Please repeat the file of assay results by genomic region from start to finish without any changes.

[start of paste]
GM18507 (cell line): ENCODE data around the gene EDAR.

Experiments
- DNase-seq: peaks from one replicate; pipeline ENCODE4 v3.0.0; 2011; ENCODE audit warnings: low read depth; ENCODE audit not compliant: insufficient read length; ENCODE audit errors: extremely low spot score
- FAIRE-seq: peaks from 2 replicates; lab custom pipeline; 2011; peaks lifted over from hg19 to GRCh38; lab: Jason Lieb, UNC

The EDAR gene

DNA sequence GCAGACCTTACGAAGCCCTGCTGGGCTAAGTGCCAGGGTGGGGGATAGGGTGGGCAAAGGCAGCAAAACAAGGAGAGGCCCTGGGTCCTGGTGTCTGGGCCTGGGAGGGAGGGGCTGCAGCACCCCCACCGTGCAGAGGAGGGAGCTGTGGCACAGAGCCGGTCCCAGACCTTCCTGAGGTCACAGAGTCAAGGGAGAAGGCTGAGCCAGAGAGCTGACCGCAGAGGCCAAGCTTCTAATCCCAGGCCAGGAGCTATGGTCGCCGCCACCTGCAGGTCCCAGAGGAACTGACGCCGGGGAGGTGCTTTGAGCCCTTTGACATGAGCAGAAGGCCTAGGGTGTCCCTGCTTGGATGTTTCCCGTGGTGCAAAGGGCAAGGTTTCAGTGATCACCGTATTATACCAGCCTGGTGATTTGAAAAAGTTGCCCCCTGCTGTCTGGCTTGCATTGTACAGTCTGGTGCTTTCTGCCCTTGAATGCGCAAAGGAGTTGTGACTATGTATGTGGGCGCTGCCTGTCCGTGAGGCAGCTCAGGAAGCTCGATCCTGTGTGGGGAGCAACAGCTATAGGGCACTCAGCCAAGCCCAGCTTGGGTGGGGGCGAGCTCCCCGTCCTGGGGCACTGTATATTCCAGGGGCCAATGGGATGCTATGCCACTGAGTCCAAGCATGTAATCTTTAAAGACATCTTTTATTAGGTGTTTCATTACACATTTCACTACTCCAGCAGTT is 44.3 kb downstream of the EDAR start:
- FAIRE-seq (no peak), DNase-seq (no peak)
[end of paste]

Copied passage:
GM18507 (cell line): ENCODE data around the gene EDAR.

Experiments
- DNase-seq: peaks from one replicate; pipeline ENCODE4 v3.0.0; 2011; ENCODE audit warnings: low read depth; ENCODE audit not compliant: insufficient read length; ENCODE audit errors: extremely low spot score
- FAIRE-seq: peaks from 2 replicates; lab custom pipeline; 2011; peaks lifted over from hg19 to GRCh38; lab: Jason Lieb, UNC

The EDAR gene

DNA sequence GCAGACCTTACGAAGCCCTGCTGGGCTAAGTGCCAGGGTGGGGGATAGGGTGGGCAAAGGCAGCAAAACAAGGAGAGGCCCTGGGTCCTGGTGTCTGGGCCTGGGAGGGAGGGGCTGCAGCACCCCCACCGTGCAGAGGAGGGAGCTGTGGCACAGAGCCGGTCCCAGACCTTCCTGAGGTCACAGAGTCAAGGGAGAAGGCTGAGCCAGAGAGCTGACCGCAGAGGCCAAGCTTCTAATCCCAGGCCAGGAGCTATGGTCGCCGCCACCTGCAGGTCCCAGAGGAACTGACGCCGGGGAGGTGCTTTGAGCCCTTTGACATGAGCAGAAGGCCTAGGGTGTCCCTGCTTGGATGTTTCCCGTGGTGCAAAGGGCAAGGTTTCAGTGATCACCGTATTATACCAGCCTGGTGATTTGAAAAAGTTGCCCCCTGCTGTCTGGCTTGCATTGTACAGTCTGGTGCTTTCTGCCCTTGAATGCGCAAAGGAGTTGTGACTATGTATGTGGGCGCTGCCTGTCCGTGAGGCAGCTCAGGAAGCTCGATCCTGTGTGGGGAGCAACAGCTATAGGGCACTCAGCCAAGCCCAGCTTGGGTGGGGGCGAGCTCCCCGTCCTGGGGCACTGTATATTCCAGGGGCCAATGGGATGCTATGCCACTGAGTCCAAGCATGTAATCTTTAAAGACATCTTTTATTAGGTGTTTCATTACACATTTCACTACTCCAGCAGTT is 44.3 kb downstream of the EDAR start:
- FAIRE-seq (no peak), DNase-seq (no peak)